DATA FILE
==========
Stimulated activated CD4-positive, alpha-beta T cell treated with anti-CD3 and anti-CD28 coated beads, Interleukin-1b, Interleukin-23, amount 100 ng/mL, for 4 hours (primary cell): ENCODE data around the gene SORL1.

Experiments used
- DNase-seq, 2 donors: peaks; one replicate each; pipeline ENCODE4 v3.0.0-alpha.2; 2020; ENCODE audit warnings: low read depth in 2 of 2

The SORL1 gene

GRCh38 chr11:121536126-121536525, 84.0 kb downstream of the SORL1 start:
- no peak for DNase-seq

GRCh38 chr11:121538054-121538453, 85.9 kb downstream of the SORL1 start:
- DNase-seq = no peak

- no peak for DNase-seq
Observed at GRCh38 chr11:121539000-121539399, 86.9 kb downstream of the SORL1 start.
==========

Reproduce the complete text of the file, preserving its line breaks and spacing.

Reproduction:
Stimulated activated CD4-positive, alpha-beta T cell treated with anti-CD3 and anti-CD28 coated beads, Interleukin-1b, Interleukin-23, amount 100 ng/mL, for 4 hours (primary cell): ENCODE data around the gene SORL1.

Experiments used
- DNase-seq, 2 donors: peaks; one replicate each; pipeline ENCODE4 v3.0.0-alpha.2; 2020; ENCODE audit warnings: low read depth in 2 of 2

The SORL1 gene

GRCh38 chr11:121536126-121536525, 84.0 kb downstream of the SORL1 start:
- no peak for DNase-seq

GRCh38 chr11:121538054-121538453, 85.9 kb downstream of the SORL1 start:
- DNase-seq = no peak

- no peak for DNase-seq
Observed at GRCh38 chr11:121539000-121539399, 86.9 kb downstream of the SORL1 start.